Nikon’s latest DSLR, the D5100

The latest Nikon DSLR, the D5100, is short of an ultimate full-frame-sensor DSLR, but still boasts a 16.2-megapixel sensor and extras like in-camera special effects including a high dynamic range (HDR) function. This cutting-edge technology automatically and rapidly captures two consecutive images at different exposures, producing tones and highlights no single shot can match. The new Nikon has an estimated price of $850 for body and 18-55 mm VR zoom lens.

While mid-level cameras have changed hugely, the lower end hasn’t been idle. That is evidenced by Canon’s popular PowerShot ELPH line, the new release of which — the 510 HS — has a 12.1-megapixel sensor, 28 mm wide-angle lens, and niceties like image stabilization. At a suggested $350, it will keep your wallet fat and your photos luxurious.
Canon’s ultrathin PowerShot ELPH 510 HS

Further down — subsea, in fact — underwater camera maker Sealife just released the DC1400. As well as being guaranteed waterproof to 200 feet, the DC1400 has big control buttons even gloved divers can operate as well as the ability to shoot 14-megapixel still images and HD-quality video. At just 18 ounces, this $530 model will fit well in your dive bag.

Even back on solid ground, most photographers consider a tripod a near essential. Some of the most useful come from Joby, a San Francisco company whose trademark is a swiveling ball-joint construction that makes it extraordinarily flexible. Joby’s GorillaPod Micro 800, priced at $30, is designed for the new compact system cameras, accommodating camera-and-lens weights up to 28.2 ounces.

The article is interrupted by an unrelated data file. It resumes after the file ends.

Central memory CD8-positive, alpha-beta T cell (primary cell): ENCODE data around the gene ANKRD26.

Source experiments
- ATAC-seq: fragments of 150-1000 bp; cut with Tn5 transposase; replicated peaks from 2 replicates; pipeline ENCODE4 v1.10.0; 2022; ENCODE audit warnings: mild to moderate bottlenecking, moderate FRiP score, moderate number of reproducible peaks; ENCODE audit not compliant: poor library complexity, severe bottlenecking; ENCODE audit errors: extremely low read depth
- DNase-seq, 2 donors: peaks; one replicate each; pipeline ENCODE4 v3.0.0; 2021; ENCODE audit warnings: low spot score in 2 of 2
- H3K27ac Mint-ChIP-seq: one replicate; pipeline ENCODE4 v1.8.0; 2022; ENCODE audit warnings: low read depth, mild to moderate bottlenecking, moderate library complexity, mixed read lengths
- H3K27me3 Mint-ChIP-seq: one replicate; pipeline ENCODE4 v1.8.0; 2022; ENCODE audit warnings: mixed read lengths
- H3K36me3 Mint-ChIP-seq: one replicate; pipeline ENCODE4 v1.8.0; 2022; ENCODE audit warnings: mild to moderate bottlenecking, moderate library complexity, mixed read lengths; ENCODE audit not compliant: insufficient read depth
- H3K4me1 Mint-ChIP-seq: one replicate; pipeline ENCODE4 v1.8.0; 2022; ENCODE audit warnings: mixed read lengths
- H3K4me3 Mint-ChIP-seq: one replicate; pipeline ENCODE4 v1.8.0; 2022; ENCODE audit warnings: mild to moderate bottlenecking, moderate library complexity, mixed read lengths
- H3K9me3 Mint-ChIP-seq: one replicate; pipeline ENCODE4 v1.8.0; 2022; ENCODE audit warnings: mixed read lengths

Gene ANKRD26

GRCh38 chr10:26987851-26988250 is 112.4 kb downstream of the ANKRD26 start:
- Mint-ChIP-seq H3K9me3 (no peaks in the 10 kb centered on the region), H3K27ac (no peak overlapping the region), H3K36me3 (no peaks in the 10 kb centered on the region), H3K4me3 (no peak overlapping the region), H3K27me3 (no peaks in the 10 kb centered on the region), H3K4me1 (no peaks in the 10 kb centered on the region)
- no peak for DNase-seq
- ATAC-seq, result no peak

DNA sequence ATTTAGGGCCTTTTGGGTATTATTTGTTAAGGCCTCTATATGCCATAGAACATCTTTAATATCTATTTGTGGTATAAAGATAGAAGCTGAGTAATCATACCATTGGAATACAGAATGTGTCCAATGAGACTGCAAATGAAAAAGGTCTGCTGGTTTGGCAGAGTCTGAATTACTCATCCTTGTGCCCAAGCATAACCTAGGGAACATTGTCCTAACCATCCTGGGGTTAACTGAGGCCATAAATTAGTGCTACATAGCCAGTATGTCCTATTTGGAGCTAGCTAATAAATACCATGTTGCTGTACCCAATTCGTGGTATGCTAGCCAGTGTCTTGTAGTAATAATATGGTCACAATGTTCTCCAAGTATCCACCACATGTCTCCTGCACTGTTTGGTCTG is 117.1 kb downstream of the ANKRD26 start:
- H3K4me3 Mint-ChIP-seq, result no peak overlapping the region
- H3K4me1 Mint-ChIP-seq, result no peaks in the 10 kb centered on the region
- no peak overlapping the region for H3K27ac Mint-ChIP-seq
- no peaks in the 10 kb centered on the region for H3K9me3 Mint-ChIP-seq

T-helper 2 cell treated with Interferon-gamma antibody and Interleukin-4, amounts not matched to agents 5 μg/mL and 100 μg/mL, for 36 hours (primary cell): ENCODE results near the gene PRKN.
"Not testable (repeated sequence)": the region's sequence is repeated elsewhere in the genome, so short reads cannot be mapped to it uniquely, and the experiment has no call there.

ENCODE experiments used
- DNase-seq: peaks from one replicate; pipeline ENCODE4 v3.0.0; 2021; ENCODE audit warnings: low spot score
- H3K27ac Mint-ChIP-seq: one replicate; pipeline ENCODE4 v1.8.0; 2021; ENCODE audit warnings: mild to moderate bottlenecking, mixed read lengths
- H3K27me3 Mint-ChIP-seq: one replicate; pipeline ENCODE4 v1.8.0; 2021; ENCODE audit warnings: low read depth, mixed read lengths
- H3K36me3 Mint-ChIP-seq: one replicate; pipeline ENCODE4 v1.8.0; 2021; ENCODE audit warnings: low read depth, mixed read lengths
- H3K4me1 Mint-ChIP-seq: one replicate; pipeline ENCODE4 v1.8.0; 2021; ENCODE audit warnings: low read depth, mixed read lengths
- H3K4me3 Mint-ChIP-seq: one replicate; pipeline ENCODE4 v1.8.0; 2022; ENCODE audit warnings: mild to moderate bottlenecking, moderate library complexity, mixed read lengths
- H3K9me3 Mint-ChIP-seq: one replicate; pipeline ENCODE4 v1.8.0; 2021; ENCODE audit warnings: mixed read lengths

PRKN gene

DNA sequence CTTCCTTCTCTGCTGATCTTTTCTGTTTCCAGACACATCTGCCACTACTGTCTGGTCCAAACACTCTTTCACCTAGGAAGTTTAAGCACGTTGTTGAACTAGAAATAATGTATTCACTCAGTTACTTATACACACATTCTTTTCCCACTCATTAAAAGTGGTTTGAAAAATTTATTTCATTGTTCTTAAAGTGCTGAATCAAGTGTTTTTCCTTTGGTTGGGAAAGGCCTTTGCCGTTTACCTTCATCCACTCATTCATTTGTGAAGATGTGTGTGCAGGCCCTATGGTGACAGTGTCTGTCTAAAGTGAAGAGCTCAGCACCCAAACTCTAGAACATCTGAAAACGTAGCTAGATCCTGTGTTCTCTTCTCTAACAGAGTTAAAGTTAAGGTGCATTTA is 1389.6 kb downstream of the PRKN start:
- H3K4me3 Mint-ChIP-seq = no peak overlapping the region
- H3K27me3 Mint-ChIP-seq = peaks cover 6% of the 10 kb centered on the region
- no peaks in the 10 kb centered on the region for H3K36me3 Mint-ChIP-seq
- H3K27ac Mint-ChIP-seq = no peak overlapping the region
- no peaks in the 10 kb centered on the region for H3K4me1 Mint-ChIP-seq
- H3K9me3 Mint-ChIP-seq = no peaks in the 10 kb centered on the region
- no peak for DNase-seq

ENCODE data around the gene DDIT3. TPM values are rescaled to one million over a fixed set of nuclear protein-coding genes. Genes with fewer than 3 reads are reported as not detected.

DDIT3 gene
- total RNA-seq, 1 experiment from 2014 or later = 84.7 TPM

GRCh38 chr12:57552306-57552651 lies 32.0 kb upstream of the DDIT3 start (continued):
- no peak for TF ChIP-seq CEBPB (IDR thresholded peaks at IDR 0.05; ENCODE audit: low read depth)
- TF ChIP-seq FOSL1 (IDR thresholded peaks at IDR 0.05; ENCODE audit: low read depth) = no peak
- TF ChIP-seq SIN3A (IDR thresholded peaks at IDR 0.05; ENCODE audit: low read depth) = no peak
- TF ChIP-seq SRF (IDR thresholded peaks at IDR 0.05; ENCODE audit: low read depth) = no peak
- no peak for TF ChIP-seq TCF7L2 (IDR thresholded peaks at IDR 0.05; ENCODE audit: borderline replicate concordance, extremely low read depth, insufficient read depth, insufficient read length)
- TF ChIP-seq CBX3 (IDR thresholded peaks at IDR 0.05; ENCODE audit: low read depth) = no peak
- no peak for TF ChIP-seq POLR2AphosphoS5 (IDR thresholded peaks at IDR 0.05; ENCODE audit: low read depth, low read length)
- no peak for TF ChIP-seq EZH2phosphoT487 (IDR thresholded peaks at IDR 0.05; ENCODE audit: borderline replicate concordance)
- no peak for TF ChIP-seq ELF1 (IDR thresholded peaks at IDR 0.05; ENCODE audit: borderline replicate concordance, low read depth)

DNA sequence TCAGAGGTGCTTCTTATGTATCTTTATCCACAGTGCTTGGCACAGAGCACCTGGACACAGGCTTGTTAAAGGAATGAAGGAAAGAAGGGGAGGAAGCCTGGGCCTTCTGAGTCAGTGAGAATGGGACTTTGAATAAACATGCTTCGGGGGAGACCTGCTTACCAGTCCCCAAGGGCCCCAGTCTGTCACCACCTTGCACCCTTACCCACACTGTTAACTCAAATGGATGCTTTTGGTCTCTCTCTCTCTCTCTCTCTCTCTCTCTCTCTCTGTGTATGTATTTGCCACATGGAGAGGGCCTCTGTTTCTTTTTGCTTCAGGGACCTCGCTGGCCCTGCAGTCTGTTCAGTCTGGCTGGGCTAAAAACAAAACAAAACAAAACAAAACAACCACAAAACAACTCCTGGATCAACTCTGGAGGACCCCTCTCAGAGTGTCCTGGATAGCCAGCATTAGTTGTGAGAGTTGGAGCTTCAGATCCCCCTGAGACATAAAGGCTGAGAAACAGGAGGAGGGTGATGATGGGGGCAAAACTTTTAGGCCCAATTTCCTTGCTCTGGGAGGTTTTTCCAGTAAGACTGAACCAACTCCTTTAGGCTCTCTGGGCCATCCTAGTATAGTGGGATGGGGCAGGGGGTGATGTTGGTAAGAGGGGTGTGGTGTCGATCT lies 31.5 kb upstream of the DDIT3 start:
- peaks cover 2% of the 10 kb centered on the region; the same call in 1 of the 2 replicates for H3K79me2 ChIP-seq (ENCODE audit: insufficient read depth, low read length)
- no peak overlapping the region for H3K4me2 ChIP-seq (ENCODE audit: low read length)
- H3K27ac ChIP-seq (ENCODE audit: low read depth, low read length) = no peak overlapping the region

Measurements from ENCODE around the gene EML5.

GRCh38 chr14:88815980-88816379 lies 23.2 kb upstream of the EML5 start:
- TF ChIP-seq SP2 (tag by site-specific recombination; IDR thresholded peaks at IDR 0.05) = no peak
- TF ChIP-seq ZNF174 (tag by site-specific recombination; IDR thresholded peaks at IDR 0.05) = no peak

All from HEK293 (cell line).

After mechanical add-ons like tripods, photographers today are most likely to rely on software and online services. Adobe Photoshop Lightroom 3 is the $300 Swiss Army knife of software for editing, managing, and displaying digital images. is a free online photography-oriented blogging site — Curto compares it to “Twitter for photographs” — that, in four years, has become a magnet for photographers anxious to share their art.

With all these new developments, what’s next for photography seems superfluous. However, the near future is sure to contain exciting developments, including cameras with built-in Internet access and technology that lets you change focus and exposure of images after pressing the shutter. “It’s an interesting time,” Curto says with near-palpable understatement, “because they’re reinventing the idea of what the camera could be.”